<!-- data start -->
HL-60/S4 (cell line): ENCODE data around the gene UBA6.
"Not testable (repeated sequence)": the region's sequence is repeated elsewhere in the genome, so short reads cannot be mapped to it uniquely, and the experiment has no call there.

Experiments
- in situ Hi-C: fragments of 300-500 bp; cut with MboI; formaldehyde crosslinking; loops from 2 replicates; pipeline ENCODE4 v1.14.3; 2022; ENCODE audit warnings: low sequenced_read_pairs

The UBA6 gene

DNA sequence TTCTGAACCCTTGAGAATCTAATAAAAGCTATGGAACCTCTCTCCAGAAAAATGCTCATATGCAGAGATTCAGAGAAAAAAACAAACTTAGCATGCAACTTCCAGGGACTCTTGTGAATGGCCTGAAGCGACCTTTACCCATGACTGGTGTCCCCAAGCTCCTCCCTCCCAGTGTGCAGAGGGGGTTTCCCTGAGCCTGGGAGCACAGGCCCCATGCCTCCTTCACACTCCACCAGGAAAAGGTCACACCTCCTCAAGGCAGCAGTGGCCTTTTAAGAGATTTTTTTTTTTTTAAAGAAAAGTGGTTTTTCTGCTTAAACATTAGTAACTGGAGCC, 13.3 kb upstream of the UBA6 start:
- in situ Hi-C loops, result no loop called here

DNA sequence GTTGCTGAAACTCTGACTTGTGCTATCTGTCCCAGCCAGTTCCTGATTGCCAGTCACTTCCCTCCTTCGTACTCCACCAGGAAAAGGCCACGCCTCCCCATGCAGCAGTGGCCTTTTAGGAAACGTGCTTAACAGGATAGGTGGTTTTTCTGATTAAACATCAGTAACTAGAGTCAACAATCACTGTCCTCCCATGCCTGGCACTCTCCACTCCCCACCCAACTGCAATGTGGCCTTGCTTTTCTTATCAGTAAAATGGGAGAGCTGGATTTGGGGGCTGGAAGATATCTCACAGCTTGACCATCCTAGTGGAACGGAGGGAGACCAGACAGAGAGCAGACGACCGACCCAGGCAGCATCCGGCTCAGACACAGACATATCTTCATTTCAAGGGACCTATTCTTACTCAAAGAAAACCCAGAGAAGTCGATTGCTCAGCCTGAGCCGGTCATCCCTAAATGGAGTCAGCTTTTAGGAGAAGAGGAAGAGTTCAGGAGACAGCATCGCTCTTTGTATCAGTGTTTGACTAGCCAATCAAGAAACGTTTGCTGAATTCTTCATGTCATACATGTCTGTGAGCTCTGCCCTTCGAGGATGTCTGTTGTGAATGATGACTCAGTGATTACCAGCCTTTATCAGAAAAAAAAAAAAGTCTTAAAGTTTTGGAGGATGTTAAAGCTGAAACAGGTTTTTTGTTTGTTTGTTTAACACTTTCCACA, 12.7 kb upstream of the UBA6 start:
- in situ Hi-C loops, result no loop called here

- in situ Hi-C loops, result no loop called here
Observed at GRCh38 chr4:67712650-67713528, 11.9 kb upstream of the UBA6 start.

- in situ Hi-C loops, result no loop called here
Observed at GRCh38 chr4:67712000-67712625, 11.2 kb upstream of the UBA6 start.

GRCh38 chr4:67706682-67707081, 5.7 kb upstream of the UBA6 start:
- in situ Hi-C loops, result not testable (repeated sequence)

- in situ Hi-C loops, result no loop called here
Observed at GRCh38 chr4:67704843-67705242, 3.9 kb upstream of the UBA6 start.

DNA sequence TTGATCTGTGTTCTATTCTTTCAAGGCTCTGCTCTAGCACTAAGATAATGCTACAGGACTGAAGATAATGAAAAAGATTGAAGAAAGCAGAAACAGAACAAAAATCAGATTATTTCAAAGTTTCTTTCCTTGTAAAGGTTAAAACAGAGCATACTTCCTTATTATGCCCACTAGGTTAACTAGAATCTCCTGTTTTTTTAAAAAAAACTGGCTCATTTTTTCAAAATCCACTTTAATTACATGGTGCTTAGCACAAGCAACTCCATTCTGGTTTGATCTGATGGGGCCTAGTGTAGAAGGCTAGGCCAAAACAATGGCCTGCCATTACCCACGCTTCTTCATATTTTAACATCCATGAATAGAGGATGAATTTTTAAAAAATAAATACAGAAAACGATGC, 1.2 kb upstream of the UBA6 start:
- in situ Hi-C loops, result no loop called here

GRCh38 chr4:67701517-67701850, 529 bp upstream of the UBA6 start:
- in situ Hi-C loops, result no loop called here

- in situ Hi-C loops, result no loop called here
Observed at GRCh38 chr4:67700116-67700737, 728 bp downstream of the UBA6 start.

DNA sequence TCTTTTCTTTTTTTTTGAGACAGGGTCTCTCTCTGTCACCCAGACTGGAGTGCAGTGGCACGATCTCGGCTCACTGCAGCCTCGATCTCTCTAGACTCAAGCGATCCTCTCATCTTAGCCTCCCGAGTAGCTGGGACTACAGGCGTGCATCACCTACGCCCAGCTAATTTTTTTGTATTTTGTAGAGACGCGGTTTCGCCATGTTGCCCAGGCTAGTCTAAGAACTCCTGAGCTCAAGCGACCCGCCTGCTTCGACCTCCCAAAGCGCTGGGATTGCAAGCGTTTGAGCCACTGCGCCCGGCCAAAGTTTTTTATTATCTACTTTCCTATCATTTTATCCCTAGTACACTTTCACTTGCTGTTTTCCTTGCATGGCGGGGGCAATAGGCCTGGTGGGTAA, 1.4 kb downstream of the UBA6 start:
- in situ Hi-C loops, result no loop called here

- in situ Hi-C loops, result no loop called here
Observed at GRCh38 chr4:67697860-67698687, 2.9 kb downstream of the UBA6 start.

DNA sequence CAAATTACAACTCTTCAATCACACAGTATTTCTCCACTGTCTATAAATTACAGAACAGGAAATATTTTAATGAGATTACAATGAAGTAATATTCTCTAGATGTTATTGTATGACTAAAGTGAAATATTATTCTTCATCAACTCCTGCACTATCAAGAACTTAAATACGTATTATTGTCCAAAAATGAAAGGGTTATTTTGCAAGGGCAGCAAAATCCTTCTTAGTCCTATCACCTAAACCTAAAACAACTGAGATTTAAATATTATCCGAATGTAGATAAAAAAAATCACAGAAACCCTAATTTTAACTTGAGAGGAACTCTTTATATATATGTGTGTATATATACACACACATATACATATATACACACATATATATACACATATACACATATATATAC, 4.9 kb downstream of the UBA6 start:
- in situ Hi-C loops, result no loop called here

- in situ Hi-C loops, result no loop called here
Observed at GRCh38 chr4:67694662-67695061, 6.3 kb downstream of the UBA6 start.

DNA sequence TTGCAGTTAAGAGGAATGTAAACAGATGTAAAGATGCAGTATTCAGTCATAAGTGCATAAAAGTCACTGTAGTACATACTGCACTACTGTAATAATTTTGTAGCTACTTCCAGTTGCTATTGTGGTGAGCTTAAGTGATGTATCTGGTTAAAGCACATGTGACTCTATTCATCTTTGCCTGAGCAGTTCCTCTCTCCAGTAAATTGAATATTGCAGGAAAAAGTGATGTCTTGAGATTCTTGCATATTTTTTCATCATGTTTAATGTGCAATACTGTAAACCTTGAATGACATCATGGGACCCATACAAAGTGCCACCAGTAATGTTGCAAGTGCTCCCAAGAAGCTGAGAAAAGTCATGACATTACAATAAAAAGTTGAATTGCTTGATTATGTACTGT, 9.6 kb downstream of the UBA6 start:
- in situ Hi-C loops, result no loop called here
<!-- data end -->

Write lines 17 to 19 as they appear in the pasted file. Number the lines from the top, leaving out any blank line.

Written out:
Observed at GRCh38 chr4:67704843-67705242, 3.9 kb upstream of the UBA6 start.

DNA sequence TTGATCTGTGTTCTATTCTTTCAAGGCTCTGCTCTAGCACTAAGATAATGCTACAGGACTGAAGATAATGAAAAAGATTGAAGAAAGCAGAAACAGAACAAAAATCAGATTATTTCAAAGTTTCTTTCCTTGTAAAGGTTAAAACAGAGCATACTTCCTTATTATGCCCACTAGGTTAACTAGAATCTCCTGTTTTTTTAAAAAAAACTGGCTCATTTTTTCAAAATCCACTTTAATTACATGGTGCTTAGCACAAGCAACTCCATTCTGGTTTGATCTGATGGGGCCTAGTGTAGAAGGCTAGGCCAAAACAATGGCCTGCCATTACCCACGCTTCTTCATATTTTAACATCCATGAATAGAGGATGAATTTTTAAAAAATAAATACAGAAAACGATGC, 1.2 kb upstream of the UBA6 start:
- in situ Hi-C loops, result no loop called here